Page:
by Minji Kim
Susan Meiselas is known for her work in covering social issues through photography. She received her M.A. in visual education from Harvard University in1971 and is currently represented in renowned American and international art collections. She is the 2011 recipient of the Harvard Arts Medal, the ceremony for which will take place at 4 p.m. Friday, April 29 at the New College Theatre. University President Drew Gilpin Faust will present the award, and John Lithgow '67 will moderate the conversation with Meseilas on her work. I recently exchanged emails with Meiselas.
Why do you use photography to tell your stories as opposed to other media?
I often integrate words with pictures, sometimes sound and video as well. It depends on what I am trying to focus on and the form the project will take, but photography is where it all begins.
What would you like students to know about working as a photographer?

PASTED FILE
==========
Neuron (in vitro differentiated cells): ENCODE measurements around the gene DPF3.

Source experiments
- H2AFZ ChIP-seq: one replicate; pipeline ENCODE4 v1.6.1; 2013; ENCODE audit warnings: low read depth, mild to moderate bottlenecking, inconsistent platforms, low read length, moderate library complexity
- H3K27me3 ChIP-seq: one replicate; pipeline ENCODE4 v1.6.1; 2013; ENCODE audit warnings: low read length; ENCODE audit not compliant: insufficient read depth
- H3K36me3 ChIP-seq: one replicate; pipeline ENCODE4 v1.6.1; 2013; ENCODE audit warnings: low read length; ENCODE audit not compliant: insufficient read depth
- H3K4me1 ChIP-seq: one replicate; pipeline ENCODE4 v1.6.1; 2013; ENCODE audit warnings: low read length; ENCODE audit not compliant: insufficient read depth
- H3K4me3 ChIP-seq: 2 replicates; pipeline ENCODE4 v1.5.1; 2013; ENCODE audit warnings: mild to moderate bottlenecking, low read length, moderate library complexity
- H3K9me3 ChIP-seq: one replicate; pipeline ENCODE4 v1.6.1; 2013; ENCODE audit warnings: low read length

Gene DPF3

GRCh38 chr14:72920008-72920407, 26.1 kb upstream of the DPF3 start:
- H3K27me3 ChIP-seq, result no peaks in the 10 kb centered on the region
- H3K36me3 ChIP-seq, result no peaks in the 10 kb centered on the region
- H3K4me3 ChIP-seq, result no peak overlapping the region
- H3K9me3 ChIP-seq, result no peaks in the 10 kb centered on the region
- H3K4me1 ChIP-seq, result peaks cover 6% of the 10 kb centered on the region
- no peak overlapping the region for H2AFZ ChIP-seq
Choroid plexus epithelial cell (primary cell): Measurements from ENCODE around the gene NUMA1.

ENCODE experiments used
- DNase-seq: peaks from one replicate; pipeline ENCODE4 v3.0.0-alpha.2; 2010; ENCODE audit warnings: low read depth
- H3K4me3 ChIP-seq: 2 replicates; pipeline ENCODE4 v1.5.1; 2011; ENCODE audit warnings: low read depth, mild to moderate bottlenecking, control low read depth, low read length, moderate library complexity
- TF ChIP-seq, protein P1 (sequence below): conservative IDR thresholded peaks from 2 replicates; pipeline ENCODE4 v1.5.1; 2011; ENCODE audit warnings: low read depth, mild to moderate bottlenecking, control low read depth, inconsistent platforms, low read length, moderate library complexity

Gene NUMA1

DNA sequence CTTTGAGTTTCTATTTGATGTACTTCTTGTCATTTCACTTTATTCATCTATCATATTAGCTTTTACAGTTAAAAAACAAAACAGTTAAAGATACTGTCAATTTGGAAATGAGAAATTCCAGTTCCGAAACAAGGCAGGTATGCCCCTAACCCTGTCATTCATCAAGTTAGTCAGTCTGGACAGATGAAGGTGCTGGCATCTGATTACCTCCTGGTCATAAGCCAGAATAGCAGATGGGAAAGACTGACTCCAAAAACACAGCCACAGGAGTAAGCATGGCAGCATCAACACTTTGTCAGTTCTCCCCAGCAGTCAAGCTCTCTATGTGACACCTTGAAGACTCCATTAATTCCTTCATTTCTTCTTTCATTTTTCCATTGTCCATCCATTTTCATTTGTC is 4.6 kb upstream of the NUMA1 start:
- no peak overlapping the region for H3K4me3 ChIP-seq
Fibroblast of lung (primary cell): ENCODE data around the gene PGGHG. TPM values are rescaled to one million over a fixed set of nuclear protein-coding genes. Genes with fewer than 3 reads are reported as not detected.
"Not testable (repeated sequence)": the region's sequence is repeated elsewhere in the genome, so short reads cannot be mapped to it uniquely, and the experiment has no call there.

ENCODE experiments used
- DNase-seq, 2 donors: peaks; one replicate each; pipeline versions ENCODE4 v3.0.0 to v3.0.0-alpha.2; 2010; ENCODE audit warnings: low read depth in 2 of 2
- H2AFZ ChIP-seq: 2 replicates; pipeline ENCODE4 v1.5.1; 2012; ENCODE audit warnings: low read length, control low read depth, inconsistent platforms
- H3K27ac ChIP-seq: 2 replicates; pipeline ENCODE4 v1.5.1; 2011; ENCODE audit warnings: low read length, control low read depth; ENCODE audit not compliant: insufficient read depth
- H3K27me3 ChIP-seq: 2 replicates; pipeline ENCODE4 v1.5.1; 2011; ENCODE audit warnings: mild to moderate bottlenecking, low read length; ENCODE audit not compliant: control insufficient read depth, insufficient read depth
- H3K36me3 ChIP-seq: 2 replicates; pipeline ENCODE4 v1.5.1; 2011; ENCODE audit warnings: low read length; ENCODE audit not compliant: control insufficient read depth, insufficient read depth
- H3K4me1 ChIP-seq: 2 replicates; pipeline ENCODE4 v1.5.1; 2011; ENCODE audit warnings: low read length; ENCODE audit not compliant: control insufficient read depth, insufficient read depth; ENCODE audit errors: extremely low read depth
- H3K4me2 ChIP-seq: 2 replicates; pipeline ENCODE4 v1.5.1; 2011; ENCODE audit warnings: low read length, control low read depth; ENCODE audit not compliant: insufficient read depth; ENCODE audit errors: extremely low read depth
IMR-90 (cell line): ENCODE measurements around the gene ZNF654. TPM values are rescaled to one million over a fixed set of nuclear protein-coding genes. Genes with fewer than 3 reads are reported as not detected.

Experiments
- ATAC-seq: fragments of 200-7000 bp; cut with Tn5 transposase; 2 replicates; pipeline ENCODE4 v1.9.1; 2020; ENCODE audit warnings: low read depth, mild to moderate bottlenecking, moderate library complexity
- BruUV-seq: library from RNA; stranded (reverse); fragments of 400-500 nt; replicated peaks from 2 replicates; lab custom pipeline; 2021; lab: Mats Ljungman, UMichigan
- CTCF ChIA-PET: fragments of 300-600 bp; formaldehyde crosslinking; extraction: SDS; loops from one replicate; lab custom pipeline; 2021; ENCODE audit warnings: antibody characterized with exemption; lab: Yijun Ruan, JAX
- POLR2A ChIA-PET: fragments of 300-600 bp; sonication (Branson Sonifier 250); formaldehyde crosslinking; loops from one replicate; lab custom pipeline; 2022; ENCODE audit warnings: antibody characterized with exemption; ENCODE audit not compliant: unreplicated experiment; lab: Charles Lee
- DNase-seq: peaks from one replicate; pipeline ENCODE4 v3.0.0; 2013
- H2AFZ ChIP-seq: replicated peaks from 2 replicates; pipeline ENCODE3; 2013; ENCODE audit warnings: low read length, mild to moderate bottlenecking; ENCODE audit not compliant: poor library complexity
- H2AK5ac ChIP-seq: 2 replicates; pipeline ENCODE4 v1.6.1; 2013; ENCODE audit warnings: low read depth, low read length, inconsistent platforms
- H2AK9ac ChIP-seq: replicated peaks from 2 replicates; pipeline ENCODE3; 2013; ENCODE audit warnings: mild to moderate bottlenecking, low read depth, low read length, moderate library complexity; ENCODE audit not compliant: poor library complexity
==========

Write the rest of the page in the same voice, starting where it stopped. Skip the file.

Photography is changing with the digital age, in a multitude of ways, both in terms of image making and distribution. More people have access to the whole process that challenges those who want to become involved professionally to think hard about what they do that can distinguish their work and what they have to contribute.
Is war photography art or documentary? Or both?
I think the best war photography is documentary and can have a strong aesthetic. Not all would be appropriate to hang on walls as "art," but some is worthy of such reflection.
What do you see as the value of education vs. experience in the field?
Education can give you a perspective on the history of photography but nothing replaces work in the field to find a personal path.
Most of your work has been in "zones" like war, carnivals and other anthropological sites: Do people also ask you to do their portraits or other subjects?
I am not thought of as a portraitist, which is a different approach, but I have focused on many themes that are lesser known in my work, most with an observational style of reportage. The important difference is that I don't construct images, I capture life as I see it before me, moving myself rather than asking people to perform for my camera.
What does it mean for you to receive the Harvard Arts Medal?
Of course it is an honor to be chosen for the Harvard Arts Medal. My work as a photographer has been influenced by this community of friends and colleagues.